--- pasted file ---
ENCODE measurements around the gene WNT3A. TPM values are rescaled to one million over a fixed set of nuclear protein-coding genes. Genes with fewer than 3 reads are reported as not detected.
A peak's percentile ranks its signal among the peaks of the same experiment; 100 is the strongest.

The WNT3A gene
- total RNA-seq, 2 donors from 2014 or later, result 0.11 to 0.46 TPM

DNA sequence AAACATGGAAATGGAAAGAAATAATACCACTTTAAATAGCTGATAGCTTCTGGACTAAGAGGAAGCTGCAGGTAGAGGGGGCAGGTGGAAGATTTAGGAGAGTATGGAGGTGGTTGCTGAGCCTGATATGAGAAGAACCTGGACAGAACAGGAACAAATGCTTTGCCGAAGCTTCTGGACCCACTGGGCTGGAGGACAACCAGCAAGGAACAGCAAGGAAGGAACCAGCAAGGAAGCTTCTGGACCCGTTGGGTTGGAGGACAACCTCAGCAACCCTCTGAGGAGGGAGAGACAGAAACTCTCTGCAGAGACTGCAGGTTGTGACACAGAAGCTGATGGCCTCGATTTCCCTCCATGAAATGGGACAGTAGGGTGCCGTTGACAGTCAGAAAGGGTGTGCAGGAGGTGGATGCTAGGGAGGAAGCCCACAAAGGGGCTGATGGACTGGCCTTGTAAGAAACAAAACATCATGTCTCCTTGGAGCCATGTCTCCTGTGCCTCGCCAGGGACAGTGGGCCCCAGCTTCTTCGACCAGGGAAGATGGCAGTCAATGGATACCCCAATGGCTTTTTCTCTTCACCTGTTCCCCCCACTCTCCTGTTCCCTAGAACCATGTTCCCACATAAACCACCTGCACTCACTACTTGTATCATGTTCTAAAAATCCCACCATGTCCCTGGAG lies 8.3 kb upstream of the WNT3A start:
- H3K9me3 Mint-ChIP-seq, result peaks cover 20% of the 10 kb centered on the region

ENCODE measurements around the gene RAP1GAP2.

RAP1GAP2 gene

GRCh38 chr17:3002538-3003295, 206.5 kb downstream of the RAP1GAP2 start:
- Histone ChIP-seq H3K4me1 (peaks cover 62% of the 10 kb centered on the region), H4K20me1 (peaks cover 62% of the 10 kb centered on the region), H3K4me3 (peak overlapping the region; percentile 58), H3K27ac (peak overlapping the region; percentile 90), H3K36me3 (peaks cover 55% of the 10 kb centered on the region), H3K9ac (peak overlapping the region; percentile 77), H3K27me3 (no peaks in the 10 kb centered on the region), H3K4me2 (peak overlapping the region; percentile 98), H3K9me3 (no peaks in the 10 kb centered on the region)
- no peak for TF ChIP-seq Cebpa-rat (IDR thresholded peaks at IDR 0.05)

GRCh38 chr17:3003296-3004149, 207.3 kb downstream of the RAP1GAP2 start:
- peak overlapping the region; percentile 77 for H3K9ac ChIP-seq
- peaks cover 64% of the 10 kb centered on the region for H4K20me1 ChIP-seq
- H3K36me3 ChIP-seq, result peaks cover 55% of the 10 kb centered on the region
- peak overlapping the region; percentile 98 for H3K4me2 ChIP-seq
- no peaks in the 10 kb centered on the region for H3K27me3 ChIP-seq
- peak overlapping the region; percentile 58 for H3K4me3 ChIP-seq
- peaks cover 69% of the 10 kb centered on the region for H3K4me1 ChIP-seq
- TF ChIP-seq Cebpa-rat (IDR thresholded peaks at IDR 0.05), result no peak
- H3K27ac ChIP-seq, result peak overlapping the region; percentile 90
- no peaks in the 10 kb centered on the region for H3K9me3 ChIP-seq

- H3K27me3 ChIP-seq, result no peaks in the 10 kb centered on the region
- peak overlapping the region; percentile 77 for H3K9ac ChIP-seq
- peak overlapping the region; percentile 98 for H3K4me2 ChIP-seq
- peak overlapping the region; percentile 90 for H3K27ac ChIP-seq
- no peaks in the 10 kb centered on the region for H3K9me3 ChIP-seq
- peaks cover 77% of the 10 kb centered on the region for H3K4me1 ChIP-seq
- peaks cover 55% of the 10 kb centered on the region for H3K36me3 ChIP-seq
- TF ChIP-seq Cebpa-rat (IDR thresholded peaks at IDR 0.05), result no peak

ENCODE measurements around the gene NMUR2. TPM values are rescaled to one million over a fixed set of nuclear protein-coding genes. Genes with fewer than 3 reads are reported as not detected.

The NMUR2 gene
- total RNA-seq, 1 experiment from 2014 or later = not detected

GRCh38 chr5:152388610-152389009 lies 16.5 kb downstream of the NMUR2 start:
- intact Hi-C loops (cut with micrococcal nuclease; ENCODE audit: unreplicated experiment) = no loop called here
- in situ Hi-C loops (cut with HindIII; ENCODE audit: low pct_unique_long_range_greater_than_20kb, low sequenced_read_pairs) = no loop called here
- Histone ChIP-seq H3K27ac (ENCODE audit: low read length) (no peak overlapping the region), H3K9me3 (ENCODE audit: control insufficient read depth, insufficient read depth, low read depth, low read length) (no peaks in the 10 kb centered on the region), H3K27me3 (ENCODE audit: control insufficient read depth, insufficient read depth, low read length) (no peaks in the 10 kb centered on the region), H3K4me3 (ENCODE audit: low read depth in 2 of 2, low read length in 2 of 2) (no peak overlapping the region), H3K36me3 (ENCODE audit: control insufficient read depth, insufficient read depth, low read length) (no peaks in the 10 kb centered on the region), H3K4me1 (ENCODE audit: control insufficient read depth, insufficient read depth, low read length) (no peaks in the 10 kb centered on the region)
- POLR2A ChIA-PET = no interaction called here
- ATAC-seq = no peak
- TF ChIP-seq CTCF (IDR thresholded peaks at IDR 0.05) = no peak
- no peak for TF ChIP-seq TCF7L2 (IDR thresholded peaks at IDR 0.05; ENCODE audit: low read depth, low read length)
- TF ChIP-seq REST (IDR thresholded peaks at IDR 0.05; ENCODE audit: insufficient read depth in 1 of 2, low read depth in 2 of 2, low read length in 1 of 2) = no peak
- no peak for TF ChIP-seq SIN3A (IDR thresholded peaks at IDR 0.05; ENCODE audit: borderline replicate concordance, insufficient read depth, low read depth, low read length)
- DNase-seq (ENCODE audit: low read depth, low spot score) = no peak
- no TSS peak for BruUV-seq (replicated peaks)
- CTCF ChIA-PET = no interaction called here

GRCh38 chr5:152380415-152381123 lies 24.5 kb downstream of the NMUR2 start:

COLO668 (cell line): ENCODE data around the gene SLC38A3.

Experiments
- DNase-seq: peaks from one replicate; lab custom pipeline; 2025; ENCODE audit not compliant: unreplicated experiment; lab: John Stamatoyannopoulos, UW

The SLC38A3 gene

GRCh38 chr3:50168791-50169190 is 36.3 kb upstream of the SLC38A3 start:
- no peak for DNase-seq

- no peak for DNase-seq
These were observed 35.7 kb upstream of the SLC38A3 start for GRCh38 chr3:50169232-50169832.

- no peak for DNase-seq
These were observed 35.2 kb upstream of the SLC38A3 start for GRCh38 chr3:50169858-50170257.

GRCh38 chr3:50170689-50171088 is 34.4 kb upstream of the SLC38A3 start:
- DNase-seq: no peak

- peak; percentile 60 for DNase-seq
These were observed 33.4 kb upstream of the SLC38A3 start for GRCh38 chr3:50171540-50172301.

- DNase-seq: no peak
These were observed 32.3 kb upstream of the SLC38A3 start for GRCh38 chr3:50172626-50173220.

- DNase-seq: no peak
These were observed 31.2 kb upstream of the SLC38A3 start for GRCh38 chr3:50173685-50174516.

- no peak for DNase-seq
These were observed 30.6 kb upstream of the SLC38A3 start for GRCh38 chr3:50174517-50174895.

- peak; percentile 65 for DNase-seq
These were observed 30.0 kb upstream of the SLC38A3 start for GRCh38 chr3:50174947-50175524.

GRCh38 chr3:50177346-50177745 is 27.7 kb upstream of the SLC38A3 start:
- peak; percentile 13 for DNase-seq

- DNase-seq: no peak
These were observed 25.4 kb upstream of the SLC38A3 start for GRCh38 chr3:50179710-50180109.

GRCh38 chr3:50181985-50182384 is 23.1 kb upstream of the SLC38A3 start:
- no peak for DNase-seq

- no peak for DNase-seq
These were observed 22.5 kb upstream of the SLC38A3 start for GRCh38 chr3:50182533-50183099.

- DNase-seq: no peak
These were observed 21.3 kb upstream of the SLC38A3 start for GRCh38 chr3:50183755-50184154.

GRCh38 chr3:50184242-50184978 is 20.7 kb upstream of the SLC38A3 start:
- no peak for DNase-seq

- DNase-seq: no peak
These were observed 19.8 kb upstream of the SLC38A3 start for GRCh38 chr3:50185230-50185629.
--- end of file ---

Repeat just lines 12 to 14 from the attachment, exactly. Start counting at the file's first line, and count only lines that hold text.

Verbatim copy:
GRCh38 chr17:3003296-3004149, 207.3 kb downstream of the RAP1GAP2 start:
- peak overlapping the region; percentile 77 for H3K9ac ChIP-seq
- peaks cover 64% of the 10 kb centered on the region for H4K20me1 ChIP-seq